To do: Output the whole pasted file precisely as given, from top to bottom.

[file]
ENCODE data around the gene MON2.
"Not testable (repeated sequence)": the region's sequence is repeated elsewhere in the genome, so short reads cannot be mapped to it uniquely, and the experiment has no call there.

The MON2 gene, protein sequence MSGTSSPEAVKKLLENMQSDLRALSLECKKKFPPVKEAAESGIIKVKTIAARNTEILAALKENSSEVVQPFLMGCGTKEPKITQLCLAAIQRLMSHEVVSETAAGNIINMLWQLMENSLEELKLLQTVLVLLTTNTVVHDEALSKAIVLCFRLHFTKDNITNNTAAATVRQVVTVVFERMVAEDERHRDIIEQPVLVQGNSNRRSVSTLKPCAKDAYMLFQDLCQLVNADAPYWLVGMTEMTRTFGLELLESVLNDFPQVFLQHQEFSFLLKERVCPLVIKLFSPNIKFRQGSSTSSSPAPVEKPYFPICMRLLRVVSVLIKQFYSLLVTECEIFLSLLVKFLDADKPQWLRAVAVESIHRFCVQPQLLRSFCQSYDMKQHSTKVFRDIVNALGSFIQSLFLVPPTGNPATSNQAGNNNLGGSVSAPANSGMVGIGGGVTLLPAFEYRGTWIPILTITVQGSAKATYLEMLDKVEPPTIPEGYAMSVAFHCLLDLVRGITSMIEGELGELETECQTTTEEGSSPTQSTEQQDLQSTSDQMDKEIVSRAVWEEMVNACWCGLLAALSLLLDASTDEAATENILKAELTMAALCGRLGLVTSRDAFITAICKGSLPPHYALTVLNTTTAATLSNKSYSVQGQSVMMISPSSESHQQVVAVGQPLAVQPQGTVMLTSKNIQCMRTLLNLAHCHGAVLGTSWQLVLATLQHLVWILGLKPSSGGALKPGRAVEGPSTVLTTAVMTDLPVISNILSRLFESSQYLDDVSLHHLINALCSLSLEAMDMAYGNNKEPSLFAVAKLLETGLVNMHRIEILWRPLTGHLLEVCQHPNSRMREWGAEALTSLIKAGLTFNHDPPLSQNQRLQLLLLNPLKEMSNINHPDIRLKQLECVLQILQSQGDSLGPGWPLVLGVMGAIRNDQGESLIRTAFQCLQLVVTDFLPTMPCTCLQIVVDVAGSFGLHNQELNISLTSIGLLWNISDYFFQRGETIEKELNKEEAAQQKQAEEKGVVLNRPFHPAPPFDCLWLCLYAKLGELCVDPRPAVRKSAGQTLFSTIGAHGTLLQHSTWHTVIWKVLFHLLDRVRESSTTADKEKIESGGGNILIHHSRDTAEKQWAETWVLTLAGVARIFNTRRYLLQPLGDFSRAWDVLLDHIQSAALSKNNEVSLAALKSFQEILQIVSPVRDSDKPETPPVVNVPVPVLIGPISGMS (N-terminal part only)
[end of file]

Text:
ENCODE data around the gene MON2.
"Not testable (repeated sequence)": the region's sequence is repeated elsewhere in the genome, so short reads cannot be mapped to it uniquely, and the experiment has no call there.

The MON2 gene, protein sequence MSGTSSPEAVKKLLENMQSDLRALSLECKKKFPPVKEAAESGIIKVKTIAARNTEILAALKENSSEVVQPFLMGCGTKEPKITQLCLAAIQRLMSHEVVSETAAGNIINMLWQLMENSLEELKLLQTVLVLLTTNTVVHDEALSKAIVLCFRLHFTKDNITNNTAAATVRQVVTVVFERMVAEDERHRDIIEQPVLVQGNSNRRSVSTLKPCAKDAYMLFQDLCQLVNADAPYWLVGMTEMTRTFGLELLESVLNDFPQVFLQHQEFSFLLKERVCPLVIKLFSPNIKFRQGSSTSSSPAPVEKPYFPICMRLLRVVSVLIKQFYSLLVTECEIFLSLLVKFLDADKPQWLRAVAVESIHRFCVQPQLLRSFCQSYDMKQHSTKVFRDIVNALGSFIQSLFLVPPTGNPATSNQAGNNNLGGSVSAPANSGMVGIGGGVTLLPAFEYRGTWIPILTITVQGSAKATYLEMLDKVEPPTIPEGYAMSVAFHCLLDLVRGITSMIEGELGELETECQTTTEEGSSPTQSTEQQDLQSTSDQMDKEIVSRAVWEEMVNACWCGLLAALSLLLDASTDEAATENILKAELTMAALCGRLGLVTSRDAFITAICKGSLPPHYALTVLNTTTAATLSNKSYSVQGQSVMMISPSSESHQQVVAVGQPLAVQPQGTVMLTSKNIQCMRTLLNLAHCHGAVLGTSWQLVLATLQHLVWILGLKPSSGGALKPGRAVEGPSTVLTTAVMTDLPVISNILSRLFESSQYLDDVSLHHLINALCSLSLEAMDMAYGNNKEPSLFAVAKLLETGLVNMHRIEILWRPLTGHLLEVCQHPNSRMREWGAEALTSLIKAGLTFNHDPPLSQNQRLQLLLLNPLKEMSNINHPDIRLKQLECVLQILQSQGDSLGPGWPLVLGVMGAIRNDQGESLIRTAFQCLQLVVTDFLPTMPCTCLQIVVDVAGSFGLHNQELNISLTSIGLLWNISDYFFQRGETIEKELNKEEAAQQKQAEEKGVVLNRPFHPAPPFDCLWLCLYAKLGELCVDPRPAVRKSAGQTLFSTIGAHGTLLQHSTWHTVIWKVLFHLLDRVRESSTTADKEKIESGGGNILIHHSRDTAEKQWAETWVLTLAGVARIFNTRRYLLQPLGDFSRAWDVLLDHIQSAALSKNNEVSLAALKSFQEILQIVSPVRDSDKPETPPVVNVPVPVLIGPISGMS (N-terminal part only)